The smoke from the cabin’s chimney trails skyward through the falling snow.

A thick covering of white rests on the mountains and the trees east of Asheville, North Carolina.

The cabin forms a picture that seems as old as time. Snow falling in the hills, a crackling fire to huddle around, wood smoke in the air.

I’m traveling down through Carolina to see my daughter, who goes to school down here. But I’m also traipsing through time and history.

My ancestors – my mother’s people – crossed these mountains on their way to Indiana. Something about hill country must have spoken to them, because they settled in the knobs between Salem and Scottsburg more than 200 years ago, before Indiana even was a state. They stayed there until near the end of the 20th century.

I drive through a divided land. The impeachment trial of President Donald Trump winds its way to an end likely to be unsatisfactory to Americans on both sides of the chasm. Both left and right have new reasons to snarl at each other.

The deep and angry divisions prompt anxious handwringing in every corner. Liberals, conservatives and even moderates indulge in visions of apocalypse.

That’s not surprising. America always has been a nation of both hope and dread.

We yearn for the promised land offered by dreams of open country and limitless possibility and quake at the thought that possibility that limitless also flings wide the doors to forces dark and tragic.

My ancestor who crossed these mountains was one of three brothers. All three were young – younger than my daughter, a junior in college, and my son, a senior in high school, are now.

They didn’t have a map and the country across which they traveled still was in many ways unknown.

Somehow, they found their way.

The family had come in the years before the American Revolution to the Carolinas from Ireland. They were lowland Scots who had been transported to Ireland to graft a Protestant presence onto that Catholic country.

They fled Ireland to escape the heavy yoke of the crown. They left the Carolinas because they could not abide slavery.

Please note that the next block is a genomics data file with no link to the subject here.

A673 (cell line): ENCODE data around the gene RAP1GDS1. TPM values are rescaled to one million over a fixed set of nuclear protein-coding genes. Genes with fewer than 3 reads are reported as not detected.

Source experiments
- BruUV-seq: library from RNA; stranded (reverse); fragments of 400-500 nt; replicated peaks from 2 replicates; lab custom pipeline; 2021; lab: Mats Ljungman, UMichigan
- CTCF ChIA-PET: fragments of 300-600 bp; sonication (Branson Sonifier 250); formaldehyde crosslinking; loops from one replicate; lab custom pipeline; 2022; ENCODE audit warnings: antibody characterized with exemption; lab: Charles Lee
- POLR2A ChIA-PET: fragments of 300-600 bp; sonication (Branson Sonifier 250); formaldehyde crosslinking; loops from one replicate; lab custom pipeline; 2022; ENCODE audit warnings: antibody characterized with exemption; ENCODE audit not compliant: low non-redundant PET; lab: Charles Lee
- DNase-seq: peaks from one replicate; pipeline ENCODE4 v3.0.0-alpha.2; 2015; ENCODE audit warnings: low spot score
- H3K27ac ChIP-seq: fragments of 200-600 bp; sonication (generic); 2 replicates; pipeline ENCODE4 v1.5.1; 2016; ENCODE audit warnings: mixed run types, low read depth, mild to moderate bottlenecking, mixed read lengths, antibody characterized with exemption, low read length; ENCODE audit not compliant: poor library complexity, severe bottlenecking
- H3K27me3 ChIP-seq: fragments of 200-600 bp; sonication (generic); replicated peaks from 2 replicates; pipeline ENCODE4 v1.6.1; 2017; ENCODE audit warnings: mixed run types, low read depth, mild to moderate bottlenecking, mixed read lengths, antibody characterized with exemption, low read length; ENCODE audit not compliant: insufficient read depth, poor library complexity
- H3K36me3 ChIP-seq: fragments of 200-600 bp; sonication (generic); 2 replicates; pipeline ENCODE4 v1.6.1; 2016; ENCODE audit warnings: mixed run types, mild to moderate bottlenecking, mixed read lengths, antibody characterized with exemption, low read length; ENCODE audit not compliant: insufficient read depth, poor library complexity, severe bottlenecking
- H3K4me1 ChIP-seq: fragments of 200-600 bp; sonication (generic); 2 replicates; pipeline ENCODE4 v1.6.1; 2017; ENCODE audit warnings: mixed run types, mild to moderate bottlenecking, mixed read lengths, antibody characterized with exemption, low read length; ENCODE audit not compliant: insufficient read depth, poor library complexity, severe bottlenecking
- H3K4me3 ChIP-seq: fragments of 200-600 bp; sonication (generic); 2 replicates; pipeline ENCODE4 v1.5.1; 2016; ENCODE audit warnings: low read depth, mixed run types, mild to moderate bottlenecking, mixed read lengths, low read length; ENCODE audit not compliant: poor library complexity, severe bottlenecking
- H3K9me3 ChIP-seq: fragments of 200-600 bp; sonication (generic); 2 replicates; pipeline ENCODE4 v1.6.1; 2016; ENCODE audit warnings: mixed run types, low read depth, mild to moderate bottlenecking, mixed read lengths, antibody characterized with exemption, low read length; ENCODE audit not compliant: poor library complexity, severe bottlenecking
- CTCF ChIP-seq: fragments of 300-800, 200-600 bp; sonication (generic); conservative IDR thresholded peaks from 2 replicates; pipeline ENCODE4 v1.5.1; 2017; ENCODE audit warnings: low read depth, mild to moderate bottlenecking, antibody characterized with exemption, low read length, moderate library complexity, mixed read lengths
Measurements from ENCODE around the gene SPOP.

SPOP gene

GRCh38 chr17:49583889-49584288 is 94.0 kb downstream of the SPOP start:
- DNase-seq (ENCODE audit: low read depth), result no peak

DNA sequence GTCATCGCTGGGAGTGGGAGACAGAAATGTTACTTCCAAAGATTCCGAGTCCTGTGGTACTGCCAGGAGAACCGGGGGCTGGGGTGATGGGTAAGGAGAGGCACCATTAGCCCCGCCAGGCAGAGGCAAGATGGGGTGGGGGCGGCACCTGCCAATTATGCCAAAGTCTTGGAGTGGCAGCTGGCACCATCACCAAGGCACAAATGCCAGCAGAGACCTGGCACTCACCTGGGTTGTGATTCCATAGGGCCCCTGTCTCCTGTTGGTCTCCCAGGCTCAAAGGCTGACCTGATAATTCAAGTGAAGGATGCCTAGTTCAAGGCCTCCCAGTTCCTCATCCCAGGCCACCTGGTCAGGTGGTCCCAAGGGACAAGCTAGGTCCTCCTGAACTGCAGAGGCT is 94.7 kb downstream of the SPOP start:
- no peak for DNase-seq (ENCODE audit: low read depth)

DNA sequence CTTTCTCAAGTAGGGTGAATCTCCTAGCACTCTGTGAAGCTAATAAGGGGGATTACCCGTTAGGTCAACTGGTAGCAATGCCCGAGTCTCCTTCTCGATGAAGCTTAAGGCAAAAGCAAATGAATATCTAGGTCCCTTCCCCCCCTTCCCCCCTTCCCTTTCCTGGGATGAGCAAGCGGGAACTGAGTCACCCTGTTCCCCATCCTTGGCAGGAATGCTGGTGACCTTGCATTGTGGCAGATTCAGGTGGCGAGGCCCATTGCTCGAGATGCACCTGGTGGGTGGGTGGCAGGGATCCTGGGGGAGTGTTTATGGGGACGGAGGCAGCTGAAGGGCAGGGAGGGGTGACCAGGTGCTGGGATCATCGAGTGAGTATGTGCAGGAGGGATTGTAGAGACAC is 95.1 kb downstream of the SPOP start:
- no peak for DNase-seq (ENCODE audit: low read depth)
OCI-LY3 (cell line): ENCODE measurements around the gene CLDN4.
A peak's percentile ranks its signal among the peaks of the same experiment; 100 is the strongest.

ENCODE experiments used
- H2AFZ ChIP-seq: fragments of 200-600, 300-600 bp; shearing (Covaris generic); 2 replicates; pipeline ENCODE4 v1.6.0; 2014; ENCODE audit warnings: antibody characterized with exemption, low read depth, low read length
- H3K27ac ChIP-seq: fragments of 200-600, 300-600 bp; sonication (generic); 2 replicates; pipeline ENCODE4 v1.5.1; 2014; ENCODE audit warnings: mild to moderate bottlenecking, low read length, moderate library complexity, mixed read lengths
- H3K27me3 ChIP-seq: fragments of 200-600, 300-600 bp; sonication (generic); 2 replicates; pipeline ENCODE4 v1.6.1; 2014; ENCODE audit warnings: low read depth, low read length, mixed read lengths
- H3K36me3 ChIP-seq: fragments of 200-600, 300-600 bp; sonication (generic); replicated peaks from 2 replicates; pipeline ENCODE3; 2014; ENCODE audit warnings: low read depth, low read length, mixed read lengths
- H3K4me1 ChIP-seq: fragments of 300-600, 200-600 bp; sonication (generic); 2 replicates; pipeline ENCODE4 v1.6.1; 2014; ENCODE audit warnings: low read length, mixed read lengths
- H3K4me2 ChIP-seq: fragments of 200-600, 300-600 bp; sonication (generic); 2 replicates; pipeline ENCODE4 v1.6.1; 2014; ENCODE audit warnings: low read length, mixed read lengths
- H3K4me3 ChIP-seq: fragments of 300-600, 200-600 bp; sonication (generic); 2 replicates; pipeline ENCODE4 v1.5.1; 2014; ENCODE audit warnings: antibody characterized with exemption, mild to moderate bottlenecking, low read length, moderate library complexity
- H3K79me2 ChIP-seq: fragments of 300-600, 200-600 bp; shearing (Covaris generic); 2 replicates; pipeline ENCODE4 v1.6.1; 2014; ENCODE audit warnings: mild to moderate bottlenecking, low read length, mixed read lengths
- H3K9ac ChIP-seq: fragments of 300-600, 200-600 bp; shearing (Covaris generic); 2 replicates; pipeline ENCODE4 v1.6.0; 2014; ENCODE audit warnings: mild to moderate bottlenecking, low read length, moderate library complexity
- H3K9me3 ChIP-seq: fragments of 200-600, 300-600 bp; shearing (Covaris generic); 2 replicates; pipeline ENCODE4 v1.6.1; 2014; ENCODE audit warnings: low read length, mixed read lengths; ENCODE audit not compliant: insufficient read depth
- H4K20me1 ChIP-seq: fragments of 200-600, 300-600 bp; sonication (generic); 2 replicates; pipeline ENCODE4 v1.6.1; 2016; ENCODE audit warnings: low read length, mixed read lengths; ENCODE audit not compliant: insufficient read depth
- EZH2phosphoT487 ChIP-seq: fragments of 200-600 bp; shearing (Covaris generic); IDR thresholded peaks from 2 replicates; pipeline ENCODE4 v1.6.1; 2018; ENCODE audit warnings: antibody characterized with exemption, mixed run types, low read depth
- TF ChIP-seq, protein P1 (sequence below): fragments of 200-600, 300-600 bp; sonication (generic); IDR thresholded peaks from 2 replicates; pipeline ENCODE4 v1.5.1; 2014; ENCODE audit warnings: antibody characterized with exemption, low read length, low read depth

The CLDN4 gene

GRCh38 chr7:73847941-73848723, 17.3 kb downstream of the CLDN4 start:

Neither the oppressed nor the oppressor would they be.

Those three boys who climbed mountains and crossed rivers to find a new life did not escape troubles for themselves or their posterity.

Living off the land in the hills of Southern Indiana was hard and demanded grinding toil. Nor, even locked in a remote piece of America, could they escape the reach of history.

Like many Hoosiers of Scotch-Irish descent, I have ancestors who fought on both sides of the Civil War. Whether they wore blue or gray came down to how they defined oppression and whom they wanted to liberate.

That epic conflict, family legend has it, left wounds between brothers, sisters, cousins, parents and children that did not heal for years, even generations.

Just as it did with America.

Somehow, the family endured.

As I look at the cabin on the hilltop, its chimney wafting gray smoke through the snow’s feathery white, I muse that it is the kind of sight those three brothers could have seen more than two centuries ago.

Some things are eternal.

We live in an often cold world and hunger for warmth. Smoke rises. Snow falls.

Troubles exist.

They always have.

They always will.

My daughter now attends a college not far from where our ancestors first settled in what were then the American colonies.

Somehow that seems fitting.

You see, we’ve traveled this stretch of country before.

We can do it again.

John Krull is director of Franklin College’s Pulliam School of Journalism and publisher of, a news website powered by Franklin College journalism students.

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